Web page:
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Ask Mr. Smarty Plants is a free service provided by the staff and volunteers at the Lady Bird Johnson Wildflower Center.

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Tuesday - April 22, 2014

From: Cloverdale, CA
Region: California
Topic: Propagation, Herbs/Forbs
Title: Picking flowers of bulbs from Cloverdale CA
Answered by: Barbara Medford

QUESTION:

Will picking the flowers of native bulb plants, such as Trillium, Blue Dicks, Fawn Lilies, kill the plant or keep it from reproducing? I do not condone this action but know people who do it.

ANSWER:

The short answer is no, picking flowers from these plants will not kill them, nor keep them from reproducing.  A longer addendum to that answer is that the flowers are all so tiny and mostly inconspicuous that we can't think why anyone would want a flower badly enough to get down on their hands and knees to pick one. They mostly have very short stalks which wouldn't lend them to being placed  in a vase. Apparently all of the species we have listed below are native to your area, in and around Sonoma CA, so you must have ideal growing conditions for them in that vicinity. The three plants you asked about, Trillium,  Blue Dick and Fawn lily, are all members of the Liliaceae family, propagated by both corms and seeds. In order to narrow down the list, we chose only members of those genera native to California. You can follow each plant link to our webpage on that plant to learn its growing conditions, etc.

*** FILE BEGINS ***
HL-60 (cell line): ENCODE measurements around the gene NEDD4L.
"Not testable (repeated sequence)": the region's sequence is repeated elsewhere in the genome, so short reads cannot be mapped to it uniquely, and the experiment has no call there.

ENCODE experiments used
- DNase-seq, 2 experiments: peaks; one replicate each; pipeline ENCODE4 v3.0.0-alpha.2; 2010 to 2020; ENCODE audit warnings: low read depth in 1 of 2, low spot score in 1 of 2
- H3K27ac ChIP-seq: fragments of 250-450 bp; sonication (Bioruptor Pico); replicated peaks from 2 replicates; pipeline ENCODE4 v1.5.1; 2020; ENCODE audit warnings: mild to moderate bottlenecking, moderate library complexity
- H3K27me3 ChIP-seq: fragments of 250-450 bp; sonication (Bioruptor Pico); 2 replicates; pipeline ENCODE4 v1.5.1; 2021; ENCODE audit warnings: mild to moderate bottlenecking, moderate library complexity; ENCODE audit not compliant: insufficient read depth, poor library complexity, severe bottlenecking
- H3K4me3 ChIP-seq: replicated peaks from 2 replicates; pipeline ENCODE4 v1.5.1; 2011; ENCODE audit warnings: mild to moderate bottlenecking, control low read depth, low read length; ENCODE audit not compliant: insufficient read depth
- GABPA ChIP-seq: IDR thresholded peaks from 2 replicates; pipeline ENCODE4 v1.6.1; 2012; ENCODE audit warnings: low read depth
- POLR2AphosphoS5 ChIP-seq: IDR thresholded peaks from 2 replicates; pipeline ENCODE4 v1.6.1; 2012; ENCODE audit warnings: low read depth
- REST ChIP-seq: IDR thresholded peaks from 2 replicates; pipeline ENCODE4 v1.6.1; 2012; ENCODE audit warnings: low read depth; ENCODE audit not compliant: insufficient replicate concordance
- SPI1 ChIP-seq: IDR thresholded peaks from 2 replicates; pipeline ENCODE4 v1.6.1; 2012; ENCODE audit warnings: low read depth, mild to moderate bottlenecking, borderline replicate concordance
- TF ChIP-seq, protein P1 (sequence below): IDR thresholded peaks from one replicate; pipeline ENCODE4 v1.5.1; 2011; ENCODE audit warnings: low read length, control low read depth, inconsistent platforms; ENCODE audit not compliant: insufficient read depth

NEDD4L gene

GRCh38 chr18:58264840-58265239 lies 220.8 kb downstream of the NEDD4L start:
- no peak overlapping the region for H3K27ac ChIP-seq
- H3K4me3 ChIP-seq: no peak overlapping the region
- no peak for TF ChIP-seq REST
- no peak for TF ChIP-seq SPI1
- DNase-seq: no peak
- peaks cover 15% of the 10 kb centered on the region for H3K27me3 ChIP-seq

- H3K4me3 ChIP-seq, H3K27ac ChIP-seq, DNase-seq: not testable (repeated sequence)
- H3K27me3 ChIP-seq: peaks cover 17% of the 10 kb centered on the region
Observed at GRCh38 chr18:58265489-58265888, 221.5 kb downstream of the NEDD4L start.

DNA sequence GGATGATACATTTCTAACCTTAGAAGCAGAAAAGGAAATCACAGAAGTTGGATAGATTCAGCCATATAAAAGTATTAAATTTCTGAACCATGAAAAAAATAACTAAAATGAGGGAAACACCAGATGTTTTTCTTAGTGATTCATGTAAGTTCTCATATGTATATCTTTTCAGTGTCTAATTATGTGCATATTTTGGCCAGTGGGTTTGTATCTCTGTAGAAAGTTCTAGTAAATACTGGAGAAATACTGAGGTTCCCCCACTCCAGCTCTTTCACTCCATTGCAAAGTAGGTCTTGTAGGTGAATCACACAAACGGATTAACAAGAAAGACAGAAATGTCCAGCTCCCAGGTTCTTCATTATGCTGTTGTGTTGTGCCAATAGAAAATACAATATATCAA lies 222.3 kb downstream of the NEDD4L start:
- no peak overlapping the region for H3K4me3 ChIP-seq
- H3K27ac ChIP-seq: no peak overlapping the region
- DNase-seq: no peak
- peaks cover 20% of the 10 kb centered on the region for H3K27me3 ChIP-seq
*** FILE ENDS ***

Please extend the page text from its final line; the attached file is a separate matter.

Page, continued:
Trilliums - 39 native to North America, 3 to California

Trillium chloropetalum (Giant wakerobin)

Trillium ovatum (Pacific trillium)

Trillium rivale (Brook wakerobin)

Blue Dick:

Dichelostemma capitatum ssp. pauciflorum (Little bluedicks)- according to this USDA Plant Profile Map this only grows natively to inland Southern California

Fawn Lily - 11 native to North America, 5 to California

Erythronium californicum (California fawnlily)

Erythronium grandiflorum (Yellow avalanche-lily)

Erythronium oregonum (Giant white fawn-lily)

Erythronium purpurascens (Purple fawnlily)

Erythronium revolutum (Bog fawn-lily)

From our webpage on Trillium chloropetalum (Giant wakerobin), here are Propagation Instructions, which are pretty standard for all members of this family:

"Description: Rhizome division or seed. Seeds do best when planted outdoors soon after fruits have ripened. Plant seeds 1/4 in. deep in a moist, humusy location. Seedlings take many years to bloom. Divide rhizomes in fall."

Translation: If you pick a flower, it will make no seeds for that particular plant, but the corms (rhizome division) will still be there to propagate the plant, which takes a long time in any case.

 

From the Image Gallery


Giant wakerobin
Trillium chloropetalum

Pacific trillium
Trillium ovatum

Brook wake-robin
Trillium rivale

California fawn-lily
Erythronium californicum

Yellow avalanche-lily
Erythronium grandiflorum

Purple fawnlily
Erythronium purpurascens

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